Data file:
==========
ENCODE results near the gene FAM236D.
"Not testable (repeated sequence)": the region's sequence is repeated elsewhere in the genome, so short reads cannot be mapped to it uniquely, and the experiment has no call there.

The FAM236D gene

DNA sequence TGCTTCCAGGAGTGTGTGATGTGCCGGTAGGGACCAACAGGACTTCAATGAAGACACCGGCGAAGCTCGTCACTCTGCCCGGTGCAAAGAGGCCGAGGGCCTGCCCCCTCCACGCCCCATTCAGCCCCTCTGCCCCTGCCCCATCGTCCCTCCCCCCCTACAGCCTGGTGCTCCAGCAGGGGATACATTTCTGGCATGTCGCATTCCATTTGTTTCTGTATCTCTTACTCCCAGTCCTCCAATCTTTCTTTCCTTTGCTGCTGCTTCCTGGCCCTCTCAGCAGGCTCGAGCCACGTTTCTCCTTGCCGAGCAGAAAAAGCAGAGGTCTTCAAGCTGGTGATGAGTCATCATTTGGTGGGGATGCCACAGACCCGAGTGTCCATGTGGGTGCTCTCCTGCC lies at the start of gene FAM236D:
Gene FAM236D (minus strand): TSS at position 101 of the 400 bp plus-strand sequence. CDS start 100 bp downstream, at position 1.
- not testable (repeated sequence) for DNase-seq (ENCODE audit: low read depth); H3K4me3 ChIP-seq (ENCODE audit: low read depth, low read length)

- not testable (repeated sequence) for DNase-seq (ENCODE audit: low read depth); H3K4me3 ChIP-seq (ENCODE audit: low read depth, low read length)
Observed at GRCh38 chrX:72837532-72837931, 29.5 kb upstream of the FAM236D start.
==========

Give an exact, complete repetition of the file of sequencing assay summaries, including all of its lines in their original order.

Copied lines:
ENCODE results near the gene FAM236D.
"Not testable (repeated sequence)": the region's sequence is repeated elsewhere in the genome, so short reads cannot be mapped to it uniquely, and the experiment has no call there.

The FAM236D gene

DNA sequence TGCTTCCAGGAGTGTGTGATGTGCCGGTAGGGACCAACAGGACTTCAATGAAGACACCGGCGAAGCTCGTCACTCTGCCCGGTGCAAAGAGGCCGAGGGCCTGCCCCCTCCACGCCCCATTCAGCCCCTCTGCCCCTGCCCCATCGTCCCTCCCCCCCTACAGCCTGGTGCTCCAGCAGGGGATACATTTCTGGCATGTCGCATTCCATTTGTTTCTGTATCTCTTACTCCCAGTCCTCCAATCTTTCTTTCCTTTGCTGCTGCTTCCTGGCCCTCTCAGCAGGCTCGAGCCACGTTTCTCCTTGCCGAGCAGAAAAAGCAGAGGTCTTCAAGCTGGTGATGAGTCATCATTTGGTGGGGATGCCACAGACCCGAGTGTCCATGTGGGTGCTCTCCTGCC lies at the start of gene FAM236D:
Gene FAM236D (minus strand): TSS at position 101 of the 400 bp plus-strand sequence. CDS start 100 bp downstream, at position 1.
- not testable (repeated sequence) for DNase-seq (ENCODE audit: low read depth); H3K4me3 ChIP-seq (ENCODE audit: low read depth, low read length)

- not testable (repeated sequence) for DNase-seq (ENCODE audit: low read depth); H3K4me3 ChIP-seq (ENCODE audit: low read depth, low read length)
Observed at GRCh38 chrX:72837532-72837931, 29.5 kb upstream of the FAM236D start.